14 February 2005 | EN
Kenyan farmers irrigating fields
[NAIROBI] Kenya is to spend nearly 3.4 billion shillings (US$43.6 million) in an effort to ensure that farmers in the country benefit from agricultural research and can access and use advanced agricultural technologies.
Details of the initiative, being funded by the World Bank through its Kenya Agricultural Productivity Project (KAPP), were announced by Kenya's agriculture minister Kipruto Kirwa at a meeting on agricultural research held in Nairobi last month (24-27 January).
Some of the funds will be used to recruit and train more researchers and agricultural extension officers, whose role is to let farmers know about relevant research.
This, said Kirwa, was necessary because weak links between scientists and farmers were partly to blame for low agricultural production in Kenya and the rest of Africa.
"It is imperative that research findings reach farmers if we are to effectively confront low crop yields," Kirwa told SciDev.Net. "We will not be able to achieve food security if we do not invest in agricultural research and technological development."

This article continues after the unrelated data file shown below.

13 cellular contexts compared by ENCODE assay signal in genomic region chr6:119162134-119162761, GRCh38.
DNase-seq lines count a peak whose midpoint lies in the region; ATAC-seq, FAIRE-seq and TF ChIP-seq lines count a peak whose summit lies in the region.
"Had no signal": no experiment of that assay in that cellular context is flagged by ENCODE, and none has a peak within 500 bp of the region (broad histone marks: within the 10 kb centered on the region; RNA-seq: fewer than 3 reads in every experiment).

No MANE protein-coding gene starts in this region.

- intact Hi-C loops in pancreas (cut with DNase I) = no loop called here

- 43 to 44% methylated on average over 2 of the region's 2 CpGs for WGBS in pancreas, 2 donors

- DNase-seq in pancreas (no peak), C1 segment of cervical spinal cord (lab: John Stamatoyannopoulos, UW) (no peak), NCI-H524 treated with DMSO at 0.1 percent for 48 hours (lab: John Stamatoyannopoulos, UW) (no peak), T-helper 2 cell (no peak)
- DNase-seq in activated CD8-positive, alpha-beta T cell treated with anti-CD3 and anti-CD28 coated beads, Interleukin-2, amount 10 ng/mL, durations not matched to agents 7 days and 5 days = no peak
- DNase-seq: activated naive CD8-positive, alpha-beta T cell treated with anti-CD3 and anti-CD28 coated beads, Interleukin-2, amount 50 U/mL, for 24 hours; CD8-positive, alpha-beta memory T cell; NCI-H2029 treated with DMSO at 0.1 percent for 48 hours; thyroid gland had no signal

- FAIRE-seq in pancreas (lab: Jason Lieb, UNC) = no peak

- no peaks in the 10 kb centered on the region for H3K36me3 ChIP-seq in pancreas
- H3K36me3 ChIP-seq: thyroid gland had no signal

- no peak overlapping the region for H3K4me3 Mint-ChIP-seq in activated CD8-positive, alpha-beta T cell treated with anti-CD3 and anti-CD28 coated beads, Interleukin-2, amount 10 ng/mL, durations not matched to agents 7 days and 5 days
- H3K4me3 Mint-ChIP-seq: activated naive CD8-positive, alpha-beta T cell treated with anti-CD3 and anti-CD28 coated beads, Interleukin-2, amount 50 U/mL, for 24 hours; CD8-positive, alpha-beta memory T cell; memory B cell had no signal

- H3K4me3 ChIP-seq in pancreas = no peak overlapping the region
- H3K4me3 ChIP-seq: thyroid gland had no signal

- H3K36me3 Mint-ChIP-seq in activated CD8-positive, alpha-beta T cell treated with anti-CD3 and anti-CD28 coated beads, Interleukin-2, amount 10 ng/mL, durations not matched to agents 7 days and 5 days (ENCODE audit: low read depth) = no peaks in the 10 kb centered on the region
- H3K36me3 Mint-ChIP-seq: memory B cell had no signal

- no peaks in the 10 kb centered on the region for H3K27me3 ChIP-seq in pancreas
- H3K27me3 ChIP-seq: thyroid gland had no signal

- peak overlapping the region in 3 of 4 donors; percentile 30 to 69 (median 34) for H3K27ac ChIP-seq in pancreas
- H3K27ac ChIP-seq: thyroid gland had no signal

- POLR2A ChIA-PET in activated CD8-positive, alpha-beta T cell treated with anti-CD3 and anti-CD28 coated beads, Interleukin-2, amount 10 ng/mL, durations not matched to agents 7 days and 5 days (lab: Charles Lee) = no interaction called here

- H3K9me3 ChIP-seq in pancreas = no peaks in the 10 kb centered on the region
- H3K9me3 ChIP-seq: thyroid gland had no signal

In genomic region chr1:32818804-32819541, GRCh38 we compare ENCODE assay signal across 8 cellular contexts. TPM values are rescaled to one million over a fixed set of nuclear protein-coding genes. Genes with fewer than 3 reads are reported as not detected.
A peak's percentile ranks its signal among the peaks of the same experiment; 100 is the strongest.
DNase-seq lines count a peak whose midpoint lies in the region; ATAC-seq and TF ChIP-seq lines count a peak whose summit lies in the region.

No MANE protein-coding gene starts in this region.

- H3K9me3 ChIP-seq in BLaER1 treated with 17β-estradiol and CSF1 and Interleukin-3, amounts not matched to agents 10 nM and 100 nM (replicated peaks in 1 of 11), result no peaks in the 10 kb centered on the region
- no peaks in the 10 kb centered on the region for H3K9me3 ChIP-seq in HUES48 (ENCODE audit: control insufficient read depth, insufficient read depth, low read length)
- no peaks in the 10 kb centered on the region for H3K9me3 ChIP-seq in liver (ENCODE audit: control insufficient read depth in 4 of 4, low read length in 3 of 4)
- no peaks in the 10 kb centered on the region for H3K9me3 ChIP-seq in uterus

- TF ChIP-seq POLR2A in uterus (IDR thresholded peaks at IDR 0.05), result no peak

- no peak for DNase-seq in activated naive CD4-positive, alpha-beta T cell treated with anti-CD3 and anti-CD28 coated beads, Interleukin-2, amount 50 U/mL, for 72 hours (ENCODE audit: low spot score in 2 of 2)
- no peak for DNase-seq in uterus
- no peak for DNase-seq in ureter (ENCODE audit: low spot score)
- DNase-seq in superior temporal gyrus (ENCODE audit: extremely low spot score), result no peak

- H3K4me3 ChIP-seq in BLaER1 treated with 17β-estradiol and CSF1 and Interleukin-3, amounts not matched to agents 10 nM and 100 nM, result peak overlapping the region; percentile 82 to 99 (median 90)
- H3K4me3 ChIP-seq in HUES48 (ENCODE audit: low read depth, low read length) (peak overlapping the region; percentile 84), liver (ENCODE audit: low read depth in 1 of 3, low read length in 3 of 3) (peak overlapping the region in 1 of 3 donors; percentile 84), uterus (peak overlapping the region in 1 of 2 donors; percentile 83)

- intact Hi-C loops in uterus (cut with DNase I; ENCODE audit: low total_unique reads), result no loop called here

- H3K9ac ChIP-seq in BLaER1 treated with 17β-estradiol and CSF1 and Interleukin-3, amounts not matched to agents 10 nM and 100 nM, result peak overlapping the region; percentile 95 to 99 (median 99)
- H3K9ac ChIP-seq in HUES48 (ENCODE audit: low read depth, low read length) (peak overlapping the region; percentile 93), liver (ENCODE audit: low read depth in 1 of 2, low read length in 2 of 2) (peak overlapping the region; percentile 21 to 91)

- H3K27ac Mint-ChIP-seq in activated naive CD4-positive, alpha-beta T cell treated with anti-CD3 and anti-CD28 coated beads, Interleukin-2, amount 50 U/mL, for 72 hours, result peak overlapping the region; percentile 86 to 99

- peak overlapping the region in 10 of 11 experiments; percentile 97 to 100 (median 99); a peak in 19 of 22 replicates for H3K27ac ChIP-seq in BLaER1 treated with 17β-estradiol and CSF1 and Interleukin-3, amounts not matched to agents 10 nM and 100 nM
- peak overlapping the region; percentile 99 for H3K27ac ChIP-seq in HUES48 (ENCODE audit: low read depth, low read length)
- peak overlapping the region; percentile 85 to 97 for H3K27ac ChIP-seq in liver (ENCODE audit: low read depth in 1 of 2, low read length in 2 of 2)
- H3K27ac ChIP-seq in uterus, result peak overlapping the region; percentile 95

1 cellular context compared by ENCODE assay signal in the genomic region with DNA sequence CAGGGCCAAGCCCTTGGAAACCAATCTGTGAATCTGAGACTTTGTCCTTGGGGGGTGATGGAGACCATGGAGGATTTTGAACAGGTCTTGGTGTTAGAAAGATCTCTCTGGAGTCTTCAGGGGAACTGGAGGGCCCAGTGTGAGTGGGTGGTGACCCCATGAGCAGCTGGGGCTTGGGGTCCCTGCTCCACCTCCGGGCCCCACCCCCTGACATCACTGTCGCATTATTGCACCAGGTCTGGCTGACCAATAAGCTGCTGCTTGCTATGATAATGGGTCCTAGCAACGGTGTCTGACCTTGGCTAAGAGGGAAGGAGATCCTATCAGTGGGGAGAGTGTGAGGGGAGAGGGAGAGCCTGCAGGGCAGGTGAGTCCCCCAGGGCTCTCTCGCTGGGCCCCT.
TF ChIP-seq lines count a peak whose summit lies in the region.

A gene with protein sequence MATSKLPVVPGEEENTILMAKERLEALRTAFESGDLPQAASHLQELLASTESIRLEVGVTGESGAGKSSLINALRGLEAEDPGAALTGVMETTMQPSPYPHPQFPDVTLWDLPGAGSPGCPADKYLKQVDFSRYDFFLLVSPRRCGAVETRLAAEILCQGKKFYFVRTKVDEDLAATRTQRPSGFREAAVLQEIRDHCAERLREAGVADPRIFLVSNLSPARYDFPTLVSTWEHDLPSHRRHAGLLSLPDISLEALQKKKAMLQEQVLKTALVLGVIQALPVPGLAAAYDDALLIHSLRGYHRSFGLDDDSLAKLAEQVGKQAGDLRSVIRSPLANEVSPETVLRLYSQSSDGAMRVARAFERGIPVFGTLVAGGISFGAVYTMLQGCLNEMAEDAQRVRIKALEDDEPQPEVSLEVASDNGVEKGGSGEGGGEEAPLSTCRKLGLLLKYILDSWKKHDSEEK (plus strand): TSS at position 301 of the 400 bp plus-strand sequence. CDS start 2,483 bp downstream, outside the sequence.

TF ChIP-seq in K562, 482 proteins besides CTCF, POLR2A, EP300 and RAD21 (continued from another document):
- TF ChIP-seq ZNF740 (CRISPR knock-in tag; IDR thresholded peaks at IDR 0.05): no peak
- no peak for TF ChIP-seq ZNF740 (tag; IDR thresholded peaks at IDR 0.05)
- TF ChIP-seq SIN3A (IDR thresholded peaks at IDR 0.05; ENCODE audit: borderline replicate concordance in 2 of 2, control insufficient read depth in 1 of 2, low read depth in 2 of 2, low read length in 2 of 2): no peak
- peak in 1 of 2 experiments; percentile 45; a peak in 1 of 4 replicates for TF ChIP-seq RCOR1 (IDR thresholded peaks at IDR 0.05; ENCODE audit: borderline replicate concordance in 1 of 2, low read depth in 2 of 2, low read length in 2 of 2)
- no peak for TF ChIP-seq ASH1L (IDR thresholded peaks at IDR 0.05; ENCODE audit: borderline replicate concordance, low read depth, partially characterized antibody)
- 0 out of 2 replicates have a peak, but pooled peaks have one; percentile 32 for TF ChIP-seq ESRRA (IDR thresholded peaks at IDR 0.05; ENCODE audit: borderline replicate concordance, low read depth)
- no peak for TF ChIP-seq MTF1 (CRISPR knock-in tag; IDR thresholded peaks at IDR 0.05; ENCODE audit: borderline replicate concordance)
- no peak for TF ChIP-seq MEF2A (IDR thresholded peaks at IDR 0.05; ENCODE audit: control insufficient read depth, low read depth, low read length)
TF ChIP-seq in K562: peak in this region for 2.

Stressing that African farmers are increasingly well-informed and interested in higher-yielding crop varieties, Kirwa called on donor organisations, African governments and the private sector to increase their support of agricultural research.
He added that Kenya would double the amount of money it allocates to research — currently just 0.5 per cent of its gross domestic product.
According to Samuel Muigai, assistant director of the Kenya Agricultural Research Institute and one of KAPP's coordinators, the World Bank money will be invested over the next three years, with pilot projects beginning in 20 districts.
Muigai says KAPP would transform a previously disjointed development effort into a coordinated system with more efficient resource allocation and improved outcomes.
Seventy per cent of the World Bank funding for KAPP is in the form of a loan, while the rest is a grant.
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